Graviky: The Hackers Turning City Smog into Art

Graviky’s 30-mililitre 'air-ink' pen is made from 50 minutes of pollution from a single car.

10.06.2019 | by Christy Romer
Photo by Graviky on KickStarter
Photo by Graviky on KickStarter

Question: Which everyday activity is just as bad for you as smoking cigarettes, and far, far worse than eating too much salt?

Answer: breathing.

According to the World Health Organisation, nine out of ten people now breathe air polluted by soot and other noxious gases, which increase the risk of heart disease, respiratory problems and cancer. Air pollution causes seven million deaths and reportedly costs the economy a whopping $225bn every single year.

So it was only a matter of time before a group of bright young things found a way of turning chaos into opportunity. Graviky, a group of “hackers and scientists” originally based at MIT, has developed a revolutionary system to make ink from pollutants captured in the air.

In other words, the company is cleaning the air and turning smog — and air pollution more generally — into art.

“We thought: how can we take something as totally undesirable, ugly and bad as air pollution and turn it into something beautiful,” Anirudh Shama, co-founder of Graviky, says in an explanatory video.

“Where’s the best place for carbon soot to go? Is it our lungs, or inks that we make?”

The company attaches a machine called KAALINK over a car or generator exhaust to capture the soot, which is then treated chemically and converted into different types of inks and paints. The ink is used for screen printing or for stationary — its 30 millilitre pens contain between 30 and 50 minutes worth of air pollution created by a single car.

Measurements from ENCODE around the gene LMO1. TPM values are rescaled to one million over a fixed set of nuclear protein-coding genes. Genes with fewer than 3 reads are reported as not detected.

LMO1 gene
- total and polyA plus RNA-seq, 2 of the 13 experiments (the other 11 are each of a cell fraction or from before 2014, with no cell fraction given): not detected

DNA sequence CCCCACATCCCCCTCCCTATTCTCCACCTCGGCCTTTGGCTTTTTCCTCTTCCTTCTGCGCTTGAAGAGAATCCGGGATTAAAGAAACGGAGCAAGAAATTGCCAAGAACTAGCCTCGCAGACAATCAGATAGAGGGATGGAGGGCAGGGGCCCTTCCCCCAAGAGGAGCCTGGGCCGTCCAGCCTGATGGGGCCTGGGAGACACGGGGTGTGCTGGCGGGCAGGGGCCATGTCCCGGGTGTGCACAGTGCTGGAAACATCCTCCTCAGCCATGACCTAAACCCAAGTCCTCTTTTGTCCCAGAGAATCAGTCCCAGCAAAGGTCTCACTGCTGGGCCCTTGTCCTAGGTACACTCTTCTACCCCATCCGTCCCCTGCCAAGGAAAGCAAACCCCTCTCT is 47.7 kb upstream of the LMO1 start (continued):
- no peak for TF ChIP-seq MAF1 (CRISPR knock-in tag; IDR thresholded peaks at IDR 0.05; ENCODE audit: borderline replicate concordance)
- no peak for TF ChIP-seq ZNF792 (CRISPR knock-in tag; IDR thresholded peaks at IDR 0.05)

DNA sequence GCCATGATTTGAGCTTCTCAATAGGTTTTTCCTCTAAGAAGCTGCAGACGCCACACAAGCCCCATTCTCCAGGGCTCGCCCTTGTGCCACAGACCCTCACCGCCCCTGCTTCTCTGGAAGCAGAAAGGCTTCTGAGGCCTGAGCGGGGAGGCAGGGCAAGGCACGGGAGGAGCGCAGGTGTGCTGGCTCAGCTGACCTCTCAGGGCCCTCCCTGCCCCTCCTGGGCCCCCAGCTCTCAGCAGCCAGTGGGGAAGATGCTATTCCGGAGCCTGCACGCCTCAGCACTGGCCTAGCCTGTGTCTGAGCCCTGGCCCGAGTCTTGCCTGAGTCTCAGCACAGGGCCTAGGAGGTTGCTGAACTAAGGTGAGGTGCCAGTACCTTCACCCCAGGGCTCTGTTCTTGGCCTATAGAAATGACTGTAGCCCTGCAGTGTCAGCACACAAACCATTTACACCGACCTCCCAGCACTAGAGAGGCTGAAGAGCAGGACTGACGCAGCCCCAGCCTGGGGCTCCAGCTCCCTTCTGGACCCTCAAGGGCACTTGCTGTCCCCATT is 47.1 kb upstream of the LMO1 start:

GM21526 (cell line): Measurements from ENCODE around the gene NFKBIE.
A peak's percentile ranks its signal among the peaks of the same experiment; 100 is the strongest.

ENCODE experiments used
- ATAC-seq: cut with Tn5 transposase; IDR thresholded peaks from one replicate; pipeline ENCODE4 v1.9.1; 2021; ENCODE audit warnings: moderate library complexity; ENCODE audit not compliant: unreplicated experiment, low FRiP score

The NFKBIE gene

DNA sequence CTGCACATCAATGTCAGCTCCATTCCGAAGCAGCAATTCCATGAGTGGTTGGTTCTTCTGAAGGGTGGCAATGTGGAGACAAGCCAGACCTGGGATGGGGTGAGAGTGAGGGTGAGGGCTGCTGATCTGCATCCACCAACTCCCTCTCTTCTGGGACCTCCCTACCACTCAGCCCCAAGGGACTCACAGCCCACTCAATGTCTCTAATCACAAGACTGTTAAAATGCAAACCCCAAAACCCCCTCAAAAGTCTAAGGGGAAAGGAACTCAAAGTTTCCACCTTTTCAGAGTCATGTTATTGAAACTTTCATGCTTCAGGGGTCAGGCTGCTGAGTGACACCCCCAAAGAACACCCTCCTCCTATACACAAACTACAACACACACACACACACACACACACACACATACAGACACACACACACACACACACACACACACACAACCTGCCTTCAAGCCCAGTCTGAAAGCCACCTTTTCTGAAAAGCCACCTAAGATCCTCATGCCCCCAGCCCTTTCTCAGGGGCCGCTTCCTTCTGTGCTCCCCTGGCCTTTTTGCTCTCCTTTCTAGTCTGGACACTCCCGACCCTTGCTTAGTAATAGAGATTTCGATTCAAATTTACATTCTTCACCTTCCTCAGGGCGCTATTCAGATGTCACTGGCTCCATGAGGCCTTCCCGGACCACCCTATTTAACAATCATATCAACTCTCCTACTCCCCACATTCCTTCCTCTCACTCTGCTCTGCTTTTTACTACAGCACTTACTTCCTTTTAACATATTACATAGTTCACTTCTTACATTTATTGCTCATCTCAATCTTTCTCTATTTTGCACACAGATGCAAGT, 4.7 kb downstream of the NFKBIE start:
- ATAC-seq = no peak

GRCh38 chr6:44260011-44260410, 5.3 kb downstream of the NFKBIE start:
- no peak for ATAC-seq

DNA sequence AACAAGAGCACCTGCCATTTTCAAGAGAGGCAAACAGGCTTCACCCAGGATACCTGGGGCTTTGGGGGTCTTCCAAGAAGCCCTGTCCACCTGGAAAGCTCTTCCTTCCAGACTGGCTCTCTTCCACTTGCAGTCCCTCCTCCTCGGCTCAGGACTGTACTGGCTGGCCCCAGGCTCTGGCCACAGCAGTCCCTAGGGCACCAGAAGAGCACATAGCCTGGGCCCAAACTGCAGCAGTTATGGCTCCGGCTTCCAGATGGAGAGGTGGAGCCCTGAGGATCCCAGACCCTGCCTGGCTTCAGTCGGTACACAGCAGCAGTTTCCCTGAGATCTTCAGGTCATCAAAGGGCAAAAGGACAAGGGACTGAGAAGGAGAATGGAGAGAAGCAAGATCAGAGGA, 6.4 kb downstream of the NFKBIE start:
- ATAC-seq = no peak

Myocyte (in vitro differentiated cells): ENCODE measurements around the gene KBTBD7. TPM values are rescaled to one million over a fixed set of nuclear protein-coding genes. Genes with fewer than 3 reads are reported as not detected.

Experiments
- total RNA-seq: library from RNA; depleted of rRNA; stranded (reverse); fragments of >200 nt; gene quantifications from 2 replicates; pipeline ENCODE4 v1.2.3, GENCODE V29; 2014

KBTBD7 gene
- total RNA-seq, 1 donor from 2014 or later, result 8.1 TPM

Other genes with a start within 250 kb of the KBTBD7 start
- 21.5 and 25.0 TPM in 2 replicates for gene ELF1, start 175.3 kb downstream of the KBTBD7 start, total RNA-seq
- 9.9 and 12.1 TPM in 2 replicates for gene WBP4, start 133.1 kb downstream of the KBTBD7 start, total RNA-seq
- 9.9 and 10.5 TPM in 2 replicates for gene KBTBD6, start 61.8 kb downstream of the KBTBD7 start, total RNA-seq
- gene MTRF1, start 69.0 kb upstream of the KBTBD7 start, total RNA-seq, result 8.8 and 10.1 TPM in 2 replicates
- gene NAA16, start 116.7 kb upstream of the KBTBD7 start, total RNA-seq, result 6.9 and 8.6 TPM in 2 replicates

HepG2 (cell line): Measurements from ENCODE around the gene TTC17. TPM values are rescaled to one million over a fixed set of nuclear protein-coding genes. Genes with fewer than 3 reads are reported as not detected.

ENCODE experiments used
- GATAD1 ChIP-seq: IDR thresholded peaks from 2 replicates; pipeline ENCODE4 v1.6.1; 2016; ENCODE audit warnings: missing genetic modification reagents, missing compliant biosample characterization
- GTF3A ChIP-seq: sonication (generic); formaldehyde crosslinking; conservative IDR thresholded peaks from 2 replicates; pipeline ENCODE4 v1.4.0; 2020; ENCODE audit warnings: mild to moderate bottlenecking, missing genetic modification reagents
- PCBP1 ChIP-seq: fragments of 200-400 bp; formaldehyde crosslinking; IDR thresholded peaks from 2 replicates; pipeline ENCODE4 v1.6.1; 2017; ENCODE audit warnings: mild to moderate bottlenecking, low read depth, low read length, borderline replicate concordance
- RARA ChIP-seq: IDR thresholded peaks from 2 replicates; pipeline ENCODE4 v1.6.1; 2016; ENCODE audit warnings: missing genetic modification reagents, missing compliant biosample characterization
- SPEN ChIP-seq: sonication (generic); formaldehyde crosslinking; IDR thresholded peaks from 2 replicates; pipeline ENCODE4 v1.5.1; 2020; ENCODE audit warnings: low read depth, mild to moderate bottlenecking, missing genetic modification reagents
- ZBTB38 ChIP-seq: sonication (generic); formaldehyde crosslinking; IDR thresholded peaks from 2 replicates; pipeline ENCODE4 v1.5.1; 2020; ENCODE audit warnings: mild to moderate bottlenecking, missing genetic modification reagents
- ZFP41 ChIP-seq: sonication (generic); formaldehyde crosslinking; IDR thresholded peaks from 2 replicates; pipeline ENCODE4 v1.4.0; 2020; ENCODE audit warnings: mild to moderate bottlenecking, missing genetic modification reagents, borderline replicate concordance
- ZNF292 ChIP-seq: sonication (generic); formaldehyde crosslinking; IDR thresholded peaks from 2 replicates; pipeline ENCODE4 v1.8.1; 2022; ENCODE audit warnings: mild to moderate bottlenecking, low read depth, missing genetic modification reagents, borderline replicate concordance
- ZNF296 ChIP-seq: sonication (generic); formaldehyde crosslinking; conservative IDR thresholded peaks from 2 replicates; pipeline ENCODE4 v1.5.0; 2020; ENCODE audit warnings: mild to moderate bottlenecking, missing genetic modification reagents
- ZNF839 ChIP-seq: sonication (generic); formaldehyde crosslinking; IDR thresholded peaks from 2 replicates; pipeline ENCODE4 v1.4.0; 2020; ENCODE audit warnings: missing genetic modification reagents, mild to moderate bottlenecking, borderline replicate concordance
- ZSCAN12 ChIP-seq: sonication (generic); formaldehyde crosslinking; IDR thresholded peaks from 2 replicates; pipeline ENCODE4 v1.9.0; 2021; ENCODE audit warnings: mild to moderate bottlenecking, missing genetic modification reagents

Artist Kristopher Ho using AIR-INK to beautify a public space in Hong Kong.

In the explanatory video, Sharma adds that Graviky’s process not only binds the captured pollution in one place — taking away its ability to float through the air and cause damage — but could be an outlet for factories that are currently dumping captured pollution into waste streams as they have no way of treating it.

This is particularly important in India, Sharma’s country of birth. A recent Greenpeace report found that the country, currently pursuing unfathomable levels of economic growth, is facing a pollution-related “public health emergency.” Seven of the 10 most polluted cities in the world were found to be in India.

It’s still early days for Graviky, which still needs to finalise technological and certification processes before the ink can be made commercially available. But interim results seem jaw-dropping: the company claims to have cleaned 1.6 trillion litres of air, and the founders have won awards ranging from Foreign Policy’s Top Global Thinkers to the Bronze at the 2018 Edison Awards.

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